Art And Culture

Takhti Reborn in Artistic Perspectives

Sports, Art & Culture Desks
Takhti Reborn  in Artistic PerspectivesTakhti Reborn  in Artistic Perspectives

In a matter of just four hours, over 4000 art fans paid a visit to the exhibition of ‘The World Champion’ displaying artworks on the national wrestling icon Gholamreza Takhti, which was inaugurated Friday (Jan 2) at Shirin Gallery in Tehran.

The works of 115 artists are presented in various media including paintings, sculptures, and photos. The huge welcome by people in different age groups and social class indicate that if done properly, artistic activities on any substantial issue, whether national, religious, or sports, have the potential to attract vast public attention.

Attending the opening night were a number of officials, actors, artists, and veteran athletes along with the huge number of art fans who came to see the works created by some well-known veteran artists as well as newcomers on the subject of one of the most famous sports personality in the country, whose fame came not from his honors and medals, but was rooted deep in his benevolence, humanitarian activities, and respect for national-religious values.

Traditional singer Maestro Shahram Nazeri, Deputy Minister of Sports and Youth Affairs in Legal, Parliamentary and Provincial Affairs Amir-Reza Khadem, Head of Visual Arts Foundation and Tehran Contemporary Arts Museum Majid Molla-Nowroozi, veteran artists Ebrahim Haghighi and Abbas Mashhadizadeh, deputy of Research Institute for Cultural Heritage and Tourism Ahmad Mohit-Tabatabai, veteran athlete Mohamadreza Taleghani and young actor Saber Abar were among the people who visited the exhibition on the opening day.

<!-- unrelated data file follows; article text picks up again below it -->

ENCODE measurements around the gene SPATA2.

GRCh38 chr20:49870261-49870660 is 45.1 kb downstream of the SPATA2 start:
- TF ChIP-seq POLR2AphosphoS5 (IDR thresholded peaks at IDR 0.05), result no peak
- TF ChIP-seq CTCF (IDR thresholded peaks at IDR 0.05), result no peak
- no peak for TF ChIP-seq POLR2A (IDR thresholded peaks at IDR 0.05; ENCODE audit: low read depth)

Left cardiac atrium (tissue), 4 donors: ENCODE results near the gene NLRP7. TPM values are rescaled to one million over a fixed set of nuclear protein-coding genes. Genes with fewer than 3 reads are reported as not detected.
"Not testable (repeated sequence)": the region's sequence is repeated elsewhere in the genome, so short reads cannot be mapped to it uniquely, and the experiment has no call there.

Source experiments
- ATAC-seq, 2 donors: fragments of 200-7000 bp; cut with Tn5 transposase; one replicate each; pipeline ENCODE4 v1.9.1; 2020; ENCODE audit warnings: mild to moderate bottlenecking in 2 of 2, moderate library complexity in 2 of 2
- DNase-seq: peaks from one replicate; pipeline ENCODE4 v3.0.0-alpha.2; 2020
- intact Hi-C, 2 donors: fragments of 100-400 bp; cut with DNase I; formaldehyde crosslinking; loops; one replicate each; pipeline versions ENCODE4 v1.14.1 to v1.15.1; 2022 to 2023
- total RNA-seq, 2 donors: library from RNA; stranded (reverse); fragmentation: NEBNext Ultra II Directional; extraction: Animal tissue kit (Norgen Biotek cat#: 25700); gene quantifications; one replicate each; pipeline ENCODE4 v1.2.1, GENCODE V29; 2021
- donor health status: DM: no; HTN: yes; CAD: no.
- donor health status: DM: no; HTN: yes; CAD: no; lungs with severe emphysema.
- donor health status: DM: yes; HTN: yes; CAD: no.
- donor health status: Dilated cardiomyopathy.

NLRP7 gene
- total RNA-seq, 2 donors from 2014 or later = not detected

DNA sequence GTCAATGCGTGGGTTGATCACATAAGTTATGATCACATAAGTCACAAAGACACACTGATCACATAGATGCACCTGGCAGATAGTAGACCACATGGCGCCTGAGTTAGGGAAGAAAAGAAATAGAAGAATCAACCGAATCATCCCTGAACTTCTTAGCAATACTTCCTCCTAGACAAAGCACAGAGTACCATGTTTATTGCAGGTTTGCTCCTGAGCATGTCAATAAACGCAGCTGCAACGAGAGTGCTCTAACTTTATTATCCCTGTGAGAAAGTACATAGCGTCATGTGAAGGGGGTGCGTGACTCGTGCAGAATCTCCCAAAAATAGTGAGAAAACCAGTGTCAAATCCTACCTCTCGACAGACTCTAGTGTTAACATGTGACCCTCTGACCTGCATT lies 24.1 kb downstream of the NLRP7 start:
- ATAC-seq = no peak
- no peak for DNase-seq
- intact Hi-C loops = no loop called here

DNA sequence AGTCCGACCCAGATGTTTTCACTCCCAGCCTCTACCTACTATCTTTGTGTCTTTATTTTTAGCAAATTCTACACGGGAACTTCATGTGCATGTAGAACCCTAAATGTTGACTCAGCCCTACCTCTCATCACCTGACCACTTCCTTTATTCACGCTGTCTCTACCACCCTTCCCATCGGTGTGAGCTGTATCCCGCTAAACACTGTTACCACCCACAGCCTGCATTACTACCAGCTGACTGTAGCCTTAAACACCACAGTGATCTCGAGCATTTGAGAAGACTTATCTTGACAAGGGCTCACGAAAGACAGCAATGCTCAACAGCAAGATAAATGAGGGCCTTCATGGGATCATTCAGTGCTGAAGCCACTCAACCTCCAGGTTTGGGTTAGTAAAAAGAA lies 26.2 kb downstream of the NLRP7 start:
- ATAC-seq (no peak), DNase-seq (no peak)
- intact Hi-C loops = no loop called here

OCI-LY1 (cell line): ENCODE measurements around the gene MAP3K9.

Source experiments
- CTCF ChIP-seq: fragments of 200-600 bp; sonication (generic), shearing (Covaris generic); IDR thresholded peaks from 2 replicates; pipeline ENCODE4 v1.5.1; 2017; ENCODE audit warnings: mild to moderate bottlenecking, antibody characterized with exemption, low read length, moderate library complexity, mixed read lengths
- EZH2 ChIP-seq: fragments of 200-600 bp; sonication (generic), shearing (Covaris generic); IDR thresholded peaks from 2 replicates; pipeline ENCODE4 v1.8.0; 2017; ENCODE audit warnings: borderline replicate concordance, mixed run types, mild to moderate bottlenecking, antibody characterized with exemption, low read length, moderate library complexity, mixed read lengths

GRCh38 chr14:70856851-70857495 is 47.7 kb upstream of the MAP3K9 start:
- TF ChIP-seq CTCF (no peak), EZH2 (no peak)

Exhibition curator Arash Tanhai, in an interview with Financial Tribune, talked about his background in art and the motivation “to undertake such a great task of encouraging over 100 artists to work on one special subject.”

Having studied graphics at ‘Maleke Ashtar’ technical school, Tanhai continued with drama as his major in the Tehran University of Fine Arts. For years his field of work has been graphic designing. He has designed posters for a number of plays and films and has won a couple of awards including at the Fajr Theater Festival.

Since last year, he decided to work as a curator, to collect artworks on the subjects he had always been interested in. His first exhibition centered on the late Iranian female poet Forough Farrokhzad titled ‘Of Today’s People’.

Having coined the phrase “Human Landscapes of This Land”, Tanhai says: “among notable figures who I thought can be of value and interest for various artists with different attitudes and style, I chose Takhti who represents a typical Iranian with all the humane traits which are, in fact, the characteristics of our culture.”

Expressing regret that there was no support by any state or private organization, he said he was expecting that help would be forthcoming for such an innovative cultural activity, “but unfortunately there were no sponsors” and all the work was done by himself.

  National Hero

Pointing out that “there is no definite source for gathering information on Takhti,” he said establishing a ‘House of Takhti’ or ‘Museum of Takhti’ can be a great step to collect all the existing sources and works about this national hero. “The outstanding collection here will not be available to the future generations as each piece will be bought by a different individual and go to a separate place.”

The artworks displayed at the exhibition along with the book containing all the works with descriptions related to their creators are on sale for art lovers and especially fans of Takhti.

Gholamreza Takhti (1930-1968) was an Iranian Olympic Gold-Medalist Wrestler and Varzesh-e-Bastani (ancient heroic sport) practitioner. He was the most popular athlete of Iran in the 20th century and is still venerated by many Iranians. He is listed in the FILA wrestling Hall of Fame.

The exhibition is underway until January 14 at Shirin Gallery at No. 5, 13th Alley, Sanaee St., Karimkhan Zand Ave, Tehran.